Vincent Howard and our Rubidoux foreclosure defense lawyers were sad to see another case involving allegations of defects in the chain of assignments rejected. In Wells Fargo Bank v. Schultz, Scott Schultz moved to dismiss Wells Fargo's possession action on his former house. The home had been foreclosed and Wells Fargo had won an eviction, after which it filed the possession case. Schultz argued that the case should be dismissed because the right to possession by Wells Fargo was based on defective, "if not fraudulent," assignments of the mortgage. The trial court dismissed Schultz's motion and the New Hampshire Supreme Court ultimately upheld that decision.
Schultz took out a loan in 2006 to purchase the home, in East Hampstead, NH. The loan was from Option One, and Schultz executed a promissory note and mortgage to Option One. In 2008, Schultz fell behind; in early 2009, he was informed that the home would be sold at foreclosure. He did not fight the foreclosure. For reasons not specified, the foreclosure sale happened two years later, in 2011. Wells Fargo bought the property in May of 2011, and served Schultz with an eviction notice in June of 2011. In July, Wells Fargo filed this possessory action against Schultz, and Schultz finally responded. He filed a motion to dismiss, saying Wells Fargo lacked standing to possess the property because its right to the property was based on two defective prior assignments. The trial court denied the motion, saying it lacked jurisdiction to rule on issues affecting title to real estate. It eventually entered judgment for Wells Fargo and this appeal followed.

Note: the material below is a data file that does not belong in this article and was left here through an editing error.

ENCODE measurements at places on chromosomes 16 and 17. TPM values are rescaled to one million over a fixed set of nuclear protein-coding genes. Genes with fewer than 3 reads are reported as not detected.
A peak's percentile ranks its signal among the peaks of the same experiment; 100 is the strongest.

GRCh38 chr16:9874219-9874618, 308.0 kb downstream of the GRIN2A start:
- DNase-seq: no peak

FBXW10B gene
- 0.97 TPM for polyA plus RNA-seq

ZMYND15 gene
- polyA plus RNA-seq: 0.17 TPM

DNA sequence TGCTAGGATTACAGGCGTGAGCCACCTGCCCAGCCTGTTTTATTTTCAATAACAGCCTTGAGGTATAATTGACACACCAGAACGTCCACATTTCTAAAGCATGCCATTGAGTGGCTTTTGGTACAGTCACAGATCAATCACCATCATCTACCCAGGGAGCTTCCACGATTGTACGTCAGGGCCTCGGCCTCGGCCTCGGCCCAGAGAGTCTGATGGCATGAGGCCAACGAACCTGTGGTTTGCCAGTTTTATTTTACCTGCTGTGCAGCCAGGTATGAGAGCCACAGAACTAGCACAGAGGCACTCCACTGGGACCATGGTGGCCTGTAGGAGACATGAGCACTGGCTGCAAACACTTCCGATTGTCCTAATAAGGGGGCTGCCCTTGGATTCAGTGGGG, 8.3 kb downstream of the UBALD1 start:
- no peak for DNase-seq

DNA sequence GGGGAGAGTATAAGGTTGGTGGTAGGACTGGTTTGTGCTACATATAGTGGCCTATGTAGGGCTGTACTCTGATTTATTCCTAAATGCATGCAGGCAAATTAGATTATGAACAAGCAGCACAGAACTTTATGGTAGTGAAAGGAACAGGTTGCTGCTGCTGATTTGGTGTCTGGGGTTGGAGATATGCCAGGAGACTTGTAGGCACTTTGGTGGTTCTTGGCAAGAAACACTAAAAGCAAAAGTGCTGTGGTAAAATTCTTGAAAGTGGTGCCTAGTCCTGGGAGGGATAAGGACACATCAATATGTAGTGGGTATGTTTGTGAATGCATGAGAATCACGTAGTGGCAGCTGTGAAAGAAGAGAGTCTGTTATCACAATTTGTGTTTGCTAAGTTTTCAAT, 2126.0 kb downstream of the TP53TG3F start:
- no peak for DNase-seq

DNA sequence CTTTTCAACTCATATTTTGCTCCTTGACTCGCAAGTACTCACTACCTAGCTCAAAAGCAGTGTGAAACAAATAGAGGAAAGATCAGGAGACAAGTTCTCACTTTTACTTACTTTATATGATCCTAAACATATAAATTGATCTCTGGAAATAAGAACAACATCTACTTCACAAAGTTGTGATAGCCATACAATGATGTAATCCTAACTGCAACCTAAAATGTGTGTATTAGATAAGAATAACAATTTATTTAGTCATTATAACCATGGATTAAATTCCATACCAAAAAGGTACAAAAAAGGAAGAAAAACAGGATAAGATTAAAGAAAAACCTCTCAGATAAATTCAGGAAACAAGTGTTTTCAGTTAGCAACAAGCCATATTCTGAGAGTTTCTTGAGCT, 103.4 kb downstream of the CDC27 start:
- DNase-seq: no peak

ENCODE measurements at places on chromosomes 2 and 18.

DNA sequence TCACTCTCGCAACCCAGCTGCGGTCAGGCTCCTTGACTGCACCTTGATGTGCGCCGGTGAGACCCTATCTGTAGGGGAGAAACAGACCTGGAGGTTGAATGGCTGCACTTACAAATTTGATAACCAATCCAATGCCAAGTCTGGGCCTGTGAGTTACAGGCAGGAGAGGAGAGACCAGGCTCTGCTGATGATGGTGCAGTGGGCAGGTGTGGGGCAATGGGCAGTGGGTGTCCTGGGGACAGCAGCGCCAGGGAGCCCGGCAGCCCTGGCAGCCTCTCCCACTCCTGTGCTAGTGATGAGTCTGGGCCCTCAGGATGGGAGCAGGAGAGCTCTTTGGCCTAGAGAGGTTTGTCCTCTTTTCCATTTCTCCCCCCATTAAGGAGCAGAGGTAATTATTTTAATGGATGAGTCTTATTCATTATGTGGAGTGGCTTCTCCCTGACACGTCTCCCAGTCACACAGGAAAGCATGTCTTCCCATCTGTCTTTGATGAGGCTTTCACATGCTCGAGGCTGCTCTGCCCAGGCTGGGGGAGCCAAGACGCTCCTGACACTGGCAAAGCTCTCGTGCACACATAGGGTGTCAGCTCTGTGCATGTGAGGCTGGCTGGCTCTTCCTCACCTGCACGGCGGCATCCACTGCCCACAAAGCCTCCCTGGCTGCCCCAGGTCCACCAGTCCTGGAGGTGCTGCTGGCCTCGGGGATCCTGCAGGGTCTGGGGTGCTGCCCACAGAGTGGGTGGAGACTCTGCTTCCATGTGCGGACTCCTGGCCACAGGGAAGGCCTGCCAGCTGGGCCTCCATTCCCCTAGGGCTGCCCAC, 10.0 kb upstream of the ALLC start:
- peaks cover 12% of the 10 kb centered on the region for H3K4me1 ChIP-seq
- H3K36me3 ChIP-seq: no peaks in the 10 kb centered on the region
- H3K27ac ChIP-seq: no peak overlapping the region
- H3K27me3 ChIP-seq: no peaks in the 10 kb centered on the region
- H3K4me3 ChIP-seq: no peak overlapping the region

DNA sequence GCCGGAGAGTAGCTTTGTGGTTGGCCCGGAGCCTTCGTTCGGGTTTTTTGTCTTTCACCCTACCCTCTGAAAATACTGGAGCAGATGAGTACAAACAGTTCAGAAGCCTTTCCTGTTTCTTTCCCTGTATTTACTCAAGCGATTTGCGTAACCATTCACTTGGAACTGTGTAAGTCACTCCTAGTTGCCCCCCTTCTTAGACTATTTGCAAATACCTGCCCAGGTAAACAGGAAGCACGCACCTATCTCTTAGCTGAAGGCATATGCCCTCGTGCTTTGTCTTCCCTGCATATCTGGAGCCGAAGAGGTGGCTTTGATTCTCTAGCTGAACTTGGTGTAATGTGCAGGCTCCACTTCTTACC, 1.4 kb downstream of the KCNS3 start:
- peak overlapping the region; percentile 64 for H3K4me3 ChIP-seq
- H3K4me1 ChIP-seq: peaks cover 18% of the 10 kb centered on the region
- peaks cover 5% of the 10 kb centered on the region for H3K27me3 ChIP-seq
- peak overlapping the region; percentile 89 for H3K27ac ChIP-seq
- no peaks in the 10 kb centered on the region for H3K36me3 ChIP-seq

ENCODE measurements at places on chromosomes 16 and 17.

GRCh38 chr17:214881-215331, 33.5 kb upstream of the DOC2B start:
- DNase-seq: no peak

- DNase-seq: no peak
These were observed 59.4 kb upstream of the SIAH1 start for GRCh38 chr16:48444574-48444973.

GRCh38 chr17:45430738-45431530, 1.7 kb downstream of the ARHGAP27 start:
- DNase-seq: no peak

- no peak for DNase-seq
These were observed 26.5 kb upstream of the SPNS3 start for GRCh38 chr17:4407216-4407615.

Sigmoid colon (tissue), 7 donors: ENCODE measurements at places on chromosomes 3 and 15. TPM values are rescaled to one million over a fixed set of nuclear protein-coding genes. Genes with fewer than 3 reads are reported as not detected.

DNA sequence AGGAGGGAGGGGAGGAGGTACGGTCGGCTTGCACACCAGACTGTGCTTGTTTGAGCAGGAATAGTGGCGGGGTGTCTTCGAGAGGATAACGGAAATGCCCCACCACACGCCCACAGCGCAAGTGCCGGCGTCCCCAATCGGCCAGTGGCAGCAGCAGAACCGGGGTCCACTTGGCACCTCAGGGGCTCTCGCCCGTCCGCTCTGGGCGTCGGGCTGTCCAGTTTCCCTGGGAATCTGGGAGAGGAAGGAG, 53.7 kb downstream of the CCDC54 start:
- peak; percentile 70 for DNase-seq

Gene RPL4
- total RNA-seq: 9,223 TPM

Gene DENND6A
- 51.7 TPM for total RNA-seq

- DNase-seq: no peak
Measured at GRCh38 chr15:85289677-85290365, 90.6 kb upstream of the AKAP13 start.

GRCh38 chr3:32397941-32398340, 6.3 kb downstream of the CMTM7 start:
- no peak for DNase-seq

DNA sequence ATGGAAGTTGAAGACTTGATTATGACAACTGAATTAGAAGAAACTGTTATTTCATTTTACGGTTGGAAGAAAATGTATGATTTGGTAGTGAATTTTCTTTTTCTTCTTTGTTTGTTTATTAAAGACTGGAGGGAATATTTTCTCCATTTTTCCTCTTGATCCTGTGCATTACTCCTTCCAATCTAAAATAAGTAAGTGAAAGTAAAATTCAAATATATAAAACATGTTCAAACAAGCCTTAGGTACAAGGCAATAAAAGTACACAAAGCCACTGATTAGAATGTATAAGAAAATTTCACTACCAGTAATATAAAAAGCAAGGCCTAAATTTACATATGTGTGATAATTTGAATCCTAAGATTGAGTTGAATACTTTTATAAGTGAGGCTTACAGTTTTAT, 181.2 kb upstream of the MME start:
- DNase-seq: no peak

The New Hampshire Supreme Court framed the case as a question of law: what qualifies an entity as the owner of a property? In a previous case, the court had rejected a claim of ownership by a plaintiff that attempted to prove ownership with uncertified copies of a foreclosure deed, an affidavit and a mortgage assignment. In so ruling, the high court had said that authenticated documents could have changed the outcome. In this case, by contrast, the high court found that Wells Fargo had satisfactorily proven ownership: it produced a certified copy of the foreclosure deed establishing that it had purchased the property at a foreclosure sale. It rejected Schultz's argument that Wells Fargo should be required to prove its ownership via the chain of assignments of the mortgage, saying New Hampshire district courts, which hear possession cases, lack jurisdiction on title issues.
Vincent Howard and our Irvine foreclosure defense attorneys are disappointed to see jurisdiction issues stymie this claim. New Hampshire has an alternative procedure for challenging title in possession cases, but it requires the person challenging title to pay rent "pending the action," as well as potential damages and costs. This is a risk for someone who is already in financial trouble. Defects in the chain of ownership of a mortgage have become a common complaint since the foreclosure crisis, frequently because of actual defects created by sloppy paperwork and over-reliance on databases instead of physical transfers of paperwork. Depending on the state law and the circumstances, demonstrating this can stop a foreclosure, slow it or have no effect at all. Vincent Howard and our Ontario foreclosure defense lawyers scrutinize all paperwork carefully when we take a new foreclosure case, looking for potential flaws open to challenges.
If you were foreclosed on, or you're about to be, and you believe there are serious problems with the right to foreclose or the initial loan, don't wait to call Howard Law, P.C. You can send us a message through our website or call 1-800-872-5925 today.